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    Quote Originally Posted by allrachet View Post
    that v brake tensioner is ingenious!
    Thanks! It ended up working fine for smoother terrain. When I would ride off drops, the chain would frap around and overtax the vbrake spring, making it jump off the little retainer tab. I use an Alfine tensioner now, which functionally works like a derailleur.

  114. #114
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    My homebrew solution




  115. #115
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    I made a handful of these and got them powdercoated (a few of the MTBR members that have bought them wanted green, as well as myself, so green it was)...and I've actually got 7 or so left, if anybody wants one PM me.







    There are a couple different ways to adjust chainline on them, either by a triple nut solution or using an aluminum spacer that will have to be cut to size, I will provide both, as well as everything else to bolt them up and get yourself tensioned.

  116. #116
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    Quote Originally Posted by 2002maniac View Post
    My homebrew solution
    Very nice!!!

  117. #117
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    Quote Originally Posted by 120 View Post
    Very nice!!!
    Thanks! I'm pretty happy with the way it turned out. Mounting it on the inside of the hanger makes it stronger, lighter and more out of the way.

    BTW: I loved riding my GF rig, but it is a tank compared to this bike. Sub 20lb SS bike is the way to go

  118. #118
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    I used an old road derailleur I had form 25 years ago. Removed the top pulley. Loosened the pivot stop screw to allow the derailleur body pivot up almost ouching the frame. Then set the stop "H" and "L" adjusting screws to set the chain line. Just using the bottom pulley to push down on the chain. The chain is only about 1/4 of link too long, so I might try a 33t chainring to get rid of the tensioner for good.

    Might not be the best looking but it works good and was FREE!!!.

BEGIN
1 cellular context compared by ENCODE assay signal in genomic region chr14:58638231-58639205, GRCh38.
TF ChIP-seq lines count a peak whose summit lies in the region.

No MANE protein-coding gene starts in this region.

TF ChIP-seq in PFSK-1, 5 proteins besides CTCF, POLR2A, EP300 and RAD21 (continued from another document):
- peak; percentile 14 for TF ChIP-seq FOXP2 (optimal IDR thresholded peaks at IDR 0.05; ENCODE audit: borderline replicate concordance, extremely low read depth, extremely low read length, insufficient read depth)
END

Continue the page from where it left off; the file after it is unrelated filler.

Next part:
119. #119
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    When the store bought tensioner broke right before the trail ride I rigged this up. It worked all the way around a short but very rocky loop but I will fabricate a better unit ASAP.


  120. #120
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    sorry but that is way too ghetto. old derailleur will look and function better.
    everything sucks but my vacuum cleaner.

  121. #121
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    sorry but that is way too ghetto. old derailleur will look and function better.
    Like I said, last ditch repair done at the trailhead when the real tensioner arm broke. I'll post the new unit in a day or 2. It is pretty bad though huh, LOL.

  122. #122
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    Quote Originally Posted by camekanix View Post
    When the store bought tensioner broke right before the trail ride I rigged this up. It worked all the way around a short but very rocky loop but I will fabricate a better unit ASAP.
    It may be ghetto, but it works. I have seen commercially available ones base on the same principle. If you spend a little time you could perfect the design into something more appealing and usable.

  123. #123
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    I can attest to it's usability.
    http://forums.mtbr.com/beginners-cor...od-830980.html
    you can see it in the pics on page 2

  124. #124
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    Ok, here is a proper unit to replace the PVC & zipties. Final adjustment and painting will be this weekend.




  125. #125
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    My DIY Tensioner

    Pics of homebrew chain tensioners???-20130413_085905.jpg

    Works great.

  126. #126
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    nice

    Quote Originally Posted by rusheleven View Post
    My DIY Tensioner

    Click image for larger version. 

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    Works great.
    nice diy